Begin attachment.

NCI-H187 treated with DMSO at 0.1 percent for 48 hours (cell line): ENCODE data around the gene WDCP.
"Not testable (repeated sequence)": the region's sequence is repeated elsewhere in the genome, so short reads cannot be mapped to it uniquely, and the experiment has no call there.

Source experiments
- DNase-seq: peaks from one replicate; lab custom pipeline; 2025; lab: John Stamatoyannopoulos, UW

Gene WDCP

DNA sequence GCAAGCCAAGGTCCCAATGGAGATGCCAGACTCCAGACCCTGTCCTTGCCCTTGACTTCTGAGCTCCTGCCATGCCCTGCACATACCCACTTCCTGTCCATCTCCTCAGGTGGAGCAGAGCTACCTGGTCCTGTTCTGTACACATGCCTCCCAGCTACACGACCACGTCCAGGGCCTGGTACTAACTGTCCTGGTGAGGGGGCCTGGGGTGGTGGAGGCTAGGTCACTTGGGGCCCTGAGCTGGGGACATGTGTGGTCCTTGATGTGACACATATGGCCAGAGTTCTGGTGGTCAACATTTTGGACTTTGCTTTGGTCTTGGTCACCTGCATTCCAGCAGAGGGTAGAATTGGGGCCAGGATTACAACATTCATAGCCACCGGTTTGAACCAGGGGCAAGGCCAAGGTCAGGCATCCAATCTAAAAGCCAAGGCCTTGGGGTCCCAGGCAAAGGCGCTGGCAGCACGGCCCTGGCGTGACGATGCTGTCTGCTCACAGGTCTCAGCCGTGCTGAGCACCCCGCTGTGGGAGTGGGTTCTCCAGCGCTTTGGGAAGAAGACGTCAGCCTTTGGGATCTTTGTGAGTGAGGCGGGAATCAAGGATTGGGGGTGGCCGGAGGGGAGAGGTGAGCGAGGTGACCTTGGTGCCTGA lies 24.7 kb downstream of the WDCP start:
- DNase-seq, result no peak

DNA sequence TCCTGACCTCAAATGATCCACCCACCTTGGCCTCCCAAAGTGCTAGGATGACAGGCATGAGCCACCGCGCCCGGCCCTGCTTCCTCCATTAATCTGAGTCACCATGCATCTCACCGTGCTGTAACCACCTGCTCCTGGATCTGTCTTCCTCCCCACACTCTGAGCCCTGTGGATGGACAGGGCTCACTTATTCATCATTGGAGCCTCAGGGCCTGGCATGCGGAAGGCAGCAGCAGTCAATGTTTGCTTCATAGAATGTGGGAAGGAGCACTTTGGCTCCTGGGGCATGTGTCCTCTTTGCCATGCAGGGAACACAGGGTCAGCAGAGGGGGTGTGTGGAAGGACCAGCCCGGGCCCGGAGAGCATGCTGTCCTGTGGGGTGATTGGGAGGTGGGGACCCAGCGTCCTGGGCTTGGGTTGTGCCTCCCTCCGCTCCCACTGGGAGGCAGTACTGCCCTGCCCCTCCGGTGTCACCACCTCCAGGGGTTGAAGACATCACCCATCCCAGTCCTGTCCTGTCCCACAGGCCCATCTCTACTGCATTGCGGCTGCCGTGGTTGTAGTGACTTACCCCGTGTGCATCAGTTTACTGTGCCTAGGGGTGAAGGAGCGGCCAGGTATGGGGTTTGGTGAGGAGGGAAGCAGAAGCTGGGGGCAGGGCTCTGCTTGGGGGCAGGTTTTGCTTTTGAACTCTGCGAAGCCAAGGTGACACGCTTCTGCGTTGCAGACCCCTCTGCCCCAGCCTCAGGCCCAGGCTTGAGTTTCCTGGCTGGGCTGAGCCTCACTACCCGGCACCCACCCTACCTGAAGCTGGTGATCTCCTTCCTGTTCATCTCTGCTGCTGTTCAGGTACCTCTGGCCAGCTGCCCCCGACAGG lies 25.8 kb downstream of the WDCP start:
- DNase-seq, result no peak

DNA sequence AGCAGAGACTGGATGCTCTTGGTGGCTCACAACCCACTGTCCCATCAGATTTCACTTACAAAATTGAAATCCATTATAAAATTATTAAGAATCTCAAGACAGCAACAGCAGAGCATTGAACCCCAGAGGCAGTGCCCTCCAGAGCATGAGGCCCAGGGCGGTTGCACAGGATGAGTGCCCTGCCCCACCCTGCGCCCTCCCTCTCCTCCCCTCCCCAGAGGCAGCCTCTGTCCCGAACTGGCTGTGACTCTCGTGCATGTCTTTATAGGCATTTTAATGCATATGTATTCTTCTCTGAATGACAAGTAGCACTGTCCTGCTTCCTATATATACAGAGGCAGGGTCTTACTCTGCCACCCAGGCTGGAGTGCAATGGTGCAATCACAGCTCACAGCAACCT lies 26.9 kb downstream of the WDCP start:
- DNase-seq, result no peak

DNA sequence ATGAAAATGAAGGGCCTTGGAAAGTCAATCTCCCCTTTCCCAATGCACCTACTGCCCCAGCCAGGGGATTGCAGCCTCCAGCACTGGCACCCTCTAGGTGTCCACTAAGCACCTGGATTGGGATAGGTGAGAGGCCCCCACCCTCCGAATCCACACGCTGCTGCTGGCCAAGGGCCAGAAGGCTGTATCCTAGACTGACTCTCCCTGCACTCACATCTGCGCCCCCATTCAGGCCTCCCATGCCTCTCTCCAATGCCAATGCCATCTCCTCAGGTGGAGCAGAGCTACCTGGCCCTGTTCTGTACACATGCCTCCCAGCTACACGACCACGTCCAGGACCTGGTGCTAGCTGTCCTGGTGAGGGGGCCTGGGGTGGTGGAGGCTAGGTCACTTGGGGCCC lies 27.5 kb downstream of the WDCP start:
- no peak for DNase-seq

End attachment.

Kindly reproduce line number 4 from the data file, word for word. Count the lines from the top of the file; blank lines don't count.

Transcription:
- DNase-seq: peaks from one replicate; lab custom pipeline; 2025; lab: John Stamatoyannopoulos, UW